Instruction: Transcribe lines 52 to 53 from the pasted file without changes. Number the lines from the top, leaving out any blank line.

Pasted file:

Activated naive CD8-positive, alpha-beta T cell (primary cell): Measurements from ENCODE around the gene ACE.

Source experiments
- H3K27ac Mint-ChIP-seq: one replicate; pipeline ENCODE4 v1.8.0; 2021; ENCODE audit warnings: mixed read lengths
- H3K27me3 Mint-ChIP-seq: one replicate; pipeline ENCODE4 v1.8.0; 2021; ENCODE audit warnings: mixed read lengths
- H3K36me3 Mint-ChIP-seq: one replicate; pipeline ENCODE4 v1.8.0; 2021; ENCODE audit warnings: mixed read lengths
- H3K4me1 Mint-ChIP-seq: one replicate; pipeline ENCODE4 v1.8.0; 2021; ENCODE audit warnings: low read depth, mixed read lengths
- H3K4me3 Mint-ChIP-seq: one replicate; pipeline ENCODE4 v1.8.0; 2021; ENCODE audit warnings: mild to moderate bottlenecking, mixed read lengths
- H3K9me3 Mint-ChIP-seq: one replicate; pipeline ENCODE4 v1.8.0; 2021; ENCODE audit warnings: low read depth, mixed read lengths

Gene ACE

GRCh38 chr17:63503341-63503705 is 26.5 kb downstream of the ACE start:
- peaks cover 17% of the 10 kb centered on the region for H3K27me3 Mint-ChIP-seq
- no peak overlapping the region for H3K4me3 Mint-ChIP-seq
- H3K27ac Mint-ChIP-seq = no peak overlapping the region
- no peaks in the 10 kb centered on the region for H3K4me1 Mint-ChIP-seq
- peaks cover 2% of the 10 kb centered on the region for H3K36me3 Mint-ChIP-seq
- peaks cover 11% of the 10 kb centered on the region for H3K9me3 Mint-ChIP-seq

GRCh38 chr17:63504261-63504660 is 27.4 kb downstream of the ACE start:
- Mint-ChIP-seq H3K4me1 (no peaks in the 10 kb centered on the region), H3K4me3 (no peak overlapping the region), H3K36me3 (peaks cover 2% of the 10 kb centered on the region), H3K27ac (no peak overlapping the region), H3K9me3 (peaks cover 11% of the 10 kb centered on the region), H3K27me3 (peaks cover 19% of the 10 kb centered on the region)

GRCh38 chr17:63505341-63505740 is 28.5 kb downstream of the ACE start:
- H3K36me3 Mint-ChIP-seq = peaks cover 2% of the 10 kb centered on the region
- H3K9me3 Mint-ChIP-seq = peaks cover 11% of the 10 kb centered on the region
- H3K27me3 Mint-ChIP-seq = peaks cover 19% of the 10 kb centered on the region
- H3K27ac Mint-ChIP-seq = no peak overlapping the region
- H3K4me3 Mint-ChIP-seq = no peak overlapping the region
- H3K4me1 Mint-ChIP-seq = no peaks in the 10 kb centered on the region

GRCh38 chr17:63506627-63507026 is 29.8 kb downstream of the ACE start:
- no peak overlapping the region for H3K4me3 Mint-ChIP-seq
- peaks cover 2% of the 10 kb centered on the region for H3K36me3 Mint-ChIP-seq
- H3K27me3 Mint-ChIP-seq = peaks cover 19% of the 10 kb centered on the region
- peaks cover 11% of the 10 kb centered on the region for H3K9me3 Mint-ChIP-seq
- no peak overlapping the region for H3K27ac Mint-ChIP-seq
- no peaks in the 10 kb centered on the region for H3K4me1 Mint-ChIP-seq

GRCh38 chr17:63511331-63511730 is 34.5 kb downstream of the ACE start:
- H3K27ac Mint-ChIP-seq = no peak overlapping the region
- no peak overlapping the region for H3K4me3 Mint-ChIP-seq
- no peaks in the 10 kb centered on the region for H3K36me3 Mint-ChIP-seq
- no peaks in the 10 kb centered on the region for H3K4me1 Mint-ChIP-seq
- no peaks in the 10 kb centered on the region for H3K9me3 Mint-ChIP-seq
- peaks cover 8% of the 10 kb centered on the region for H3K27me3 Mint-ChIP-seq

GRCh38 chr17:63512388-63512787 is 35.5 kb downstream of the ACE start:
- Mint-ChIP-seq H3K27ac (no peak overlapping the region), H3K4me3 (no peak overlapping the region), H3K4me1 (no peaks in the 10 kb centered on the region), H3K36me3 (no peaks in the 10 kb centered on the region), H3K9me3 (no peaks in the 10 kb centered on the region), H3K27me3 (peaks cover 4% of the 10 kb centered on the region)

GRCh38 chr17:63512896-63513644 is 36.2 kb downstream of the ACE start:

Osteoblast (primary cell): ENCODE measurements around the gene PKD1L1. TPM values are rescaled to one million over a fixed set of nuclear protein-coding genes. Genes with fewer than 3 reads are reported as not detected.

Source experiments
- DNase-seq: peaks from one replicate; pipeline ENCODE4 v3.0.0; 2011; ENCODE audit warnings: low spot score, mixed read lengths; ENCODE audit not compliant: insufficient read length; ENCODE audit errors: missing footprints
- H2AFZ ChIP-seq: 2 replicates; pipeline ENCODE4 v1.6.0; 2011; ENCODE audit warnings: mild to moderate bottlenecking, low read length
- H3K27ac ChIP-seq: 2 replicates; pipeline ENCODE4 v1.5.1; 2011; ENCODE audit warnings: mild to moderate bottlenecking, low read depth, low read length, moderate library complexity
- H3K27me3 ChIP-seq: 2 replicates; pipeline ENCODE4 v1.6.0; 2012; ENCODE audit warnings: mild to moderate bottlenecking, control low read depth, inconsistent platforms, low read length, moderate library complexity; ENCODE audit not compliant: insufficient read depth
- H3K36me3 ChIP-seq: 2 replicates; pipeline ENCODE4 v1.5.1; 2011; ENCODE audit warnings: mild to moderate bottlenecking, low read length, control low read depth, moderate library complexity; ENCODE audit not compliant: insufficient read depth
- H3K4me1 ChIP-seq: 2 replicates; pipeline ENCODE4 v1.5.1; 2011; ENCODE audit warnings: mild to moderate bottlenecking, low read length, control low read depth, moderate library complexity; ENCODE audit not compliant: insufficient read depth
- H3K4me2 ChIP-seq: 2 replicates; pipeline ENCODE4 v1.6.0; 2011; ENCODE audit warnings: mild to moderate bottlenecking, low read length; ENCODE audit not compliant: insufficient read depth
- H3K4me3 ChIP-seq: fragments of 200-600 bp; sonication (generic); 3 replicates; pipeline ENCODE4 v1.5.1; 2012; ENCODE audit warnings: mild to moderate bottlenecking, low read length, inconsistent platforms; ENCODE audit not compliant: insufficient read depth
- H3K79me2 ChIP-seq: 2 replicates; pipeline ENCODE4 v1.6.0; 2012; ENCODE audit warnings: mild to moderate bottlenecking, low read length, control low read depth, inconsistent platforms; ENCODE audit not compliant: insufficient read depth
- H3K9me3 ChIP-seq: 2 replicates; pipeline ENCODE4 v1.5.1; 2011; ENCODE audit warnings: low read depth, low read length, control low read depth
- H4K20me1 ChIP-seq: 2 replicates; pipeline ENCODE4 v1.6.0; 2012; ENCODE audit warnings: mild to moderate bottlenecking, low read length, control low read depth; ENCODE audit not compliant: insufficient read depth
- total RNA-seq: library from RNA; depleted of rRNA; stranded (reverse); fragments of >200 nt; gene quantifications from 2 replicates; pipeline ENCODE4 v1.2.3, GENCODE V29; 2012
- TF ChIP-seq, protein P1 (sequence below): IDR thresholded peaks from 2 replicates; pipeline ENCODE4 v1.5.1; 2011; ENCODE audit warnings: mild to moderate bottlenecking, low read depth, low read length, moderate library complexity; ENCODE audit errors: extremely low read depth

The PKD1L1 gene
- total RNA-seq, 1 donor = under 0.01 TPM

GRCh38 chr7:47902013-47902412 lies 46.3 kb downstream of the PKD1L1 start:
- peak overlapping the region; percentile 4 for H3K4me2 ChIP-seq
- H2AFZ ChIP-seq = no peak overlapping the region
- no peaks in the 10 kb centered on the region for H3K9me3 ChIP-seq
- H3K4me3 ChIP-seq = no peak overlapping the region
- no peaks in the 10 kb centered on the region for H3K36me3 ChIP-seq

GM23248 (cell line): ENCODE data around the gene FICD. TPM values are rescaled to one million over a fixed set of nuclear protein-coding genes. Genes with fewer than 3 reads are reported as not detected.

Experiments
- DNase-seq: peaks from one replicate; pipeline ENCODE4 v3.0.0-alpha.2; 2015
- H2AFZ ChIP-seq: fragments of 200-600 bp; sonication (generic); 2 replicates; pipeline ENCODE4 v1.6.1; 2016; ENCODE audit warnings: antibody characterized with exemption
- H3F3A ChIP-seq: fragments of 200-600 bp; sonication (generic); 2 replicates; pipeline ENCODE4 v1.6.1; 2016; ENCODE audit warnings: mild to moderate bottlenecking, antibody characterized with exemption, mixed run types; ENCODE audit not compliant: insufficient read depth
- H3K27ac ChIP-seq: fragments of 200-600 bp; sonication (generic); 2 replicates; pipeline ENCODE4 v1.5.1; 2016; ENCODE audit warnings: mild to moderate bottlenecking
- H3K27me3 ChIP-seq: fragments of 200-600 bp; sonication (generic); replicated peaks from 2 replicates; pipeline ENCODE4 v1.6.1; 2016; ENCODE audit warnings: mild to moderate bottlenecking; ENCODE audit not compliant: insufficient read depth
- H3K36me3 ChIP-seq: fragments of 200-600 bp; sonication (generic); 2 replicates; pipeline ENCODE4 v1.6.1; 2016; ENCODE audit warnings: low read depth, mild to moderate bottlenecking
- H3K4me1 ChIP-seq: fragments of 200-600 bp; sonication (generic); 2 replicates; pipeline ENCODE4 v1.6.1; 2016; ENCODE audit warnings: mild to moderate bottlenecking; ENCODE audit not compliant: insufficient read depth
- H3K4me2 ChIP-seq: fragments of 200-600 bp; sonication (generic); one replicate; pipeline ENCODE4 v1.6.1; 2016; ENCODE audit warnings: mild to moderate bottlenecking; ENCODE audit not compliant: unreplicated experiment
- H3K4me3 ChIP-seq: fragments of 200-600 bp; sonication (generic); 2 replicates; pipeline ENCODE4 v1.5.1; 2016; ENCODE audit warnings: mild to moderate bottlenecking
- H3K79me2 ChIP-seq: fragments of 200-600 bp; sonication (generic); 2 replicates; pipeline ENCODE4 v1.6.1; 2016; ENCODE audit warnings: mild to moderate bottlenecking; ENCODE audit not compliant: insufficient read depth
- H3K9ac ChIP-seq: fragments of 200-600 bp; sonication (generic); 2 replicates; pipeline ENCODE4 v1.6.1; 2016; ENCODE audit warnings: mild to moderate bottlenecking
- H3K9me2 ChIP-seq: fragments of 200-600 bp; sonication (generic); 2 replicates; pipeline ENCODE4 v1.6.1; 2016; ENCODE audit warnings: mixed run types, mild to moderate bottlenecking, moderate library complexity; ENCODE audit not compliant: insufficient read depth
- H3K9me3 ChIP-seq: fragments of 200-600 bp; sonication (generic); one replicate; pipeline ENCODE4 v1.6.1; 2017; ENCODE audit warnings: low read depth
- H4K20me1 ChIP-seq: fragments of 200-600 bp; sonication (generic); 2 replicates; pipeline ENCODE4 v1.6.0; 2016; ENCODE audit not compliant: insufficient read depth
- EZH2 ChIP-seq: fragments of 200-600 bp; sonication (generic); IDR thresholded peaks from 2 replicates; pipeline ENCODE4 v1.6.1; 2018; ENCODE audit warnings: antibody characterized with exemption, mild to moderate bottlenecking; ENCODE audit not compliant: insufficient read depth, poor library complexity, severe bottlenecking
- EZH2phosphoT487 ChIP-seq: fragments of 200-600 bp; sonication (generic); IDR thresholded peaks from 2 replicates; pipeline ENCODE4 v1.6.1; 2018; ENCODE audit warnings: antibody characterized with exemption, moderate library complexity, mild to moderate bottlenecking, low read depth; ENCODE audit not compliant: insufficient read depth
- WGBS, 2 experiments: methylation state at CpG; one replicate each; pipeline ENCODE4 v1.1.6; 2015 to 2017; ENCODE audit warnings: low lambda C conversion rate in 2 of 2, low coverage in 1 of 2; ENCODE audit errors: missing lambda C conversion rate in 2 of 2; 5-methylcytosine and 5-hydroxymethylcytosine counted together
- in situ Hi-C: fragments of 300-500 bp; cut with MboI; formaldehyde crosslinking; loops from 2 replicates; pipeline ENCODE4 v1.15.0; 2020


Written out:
- H3K4me3 ChIP-seq: fragments of 200-600 bp; sonication (generic); 3 replicates; pipeline ENCODE4 v1.5.1; 2012; ENCODE audit warnings: mild to moderate bottlenecking, low read length, inconsistent platforms; ENCODE audit not compliant: insufficient read depth
- H3K79me2 ChIP-seq: 2 replicates; pipeline ENCODE4 v1.6.0; 2012; ENCODE audit warnings: mild to moderate bottlenecking, low read length, control low read depth, inconsistent platforms; ENCODE audit not compliant: insufficient read depth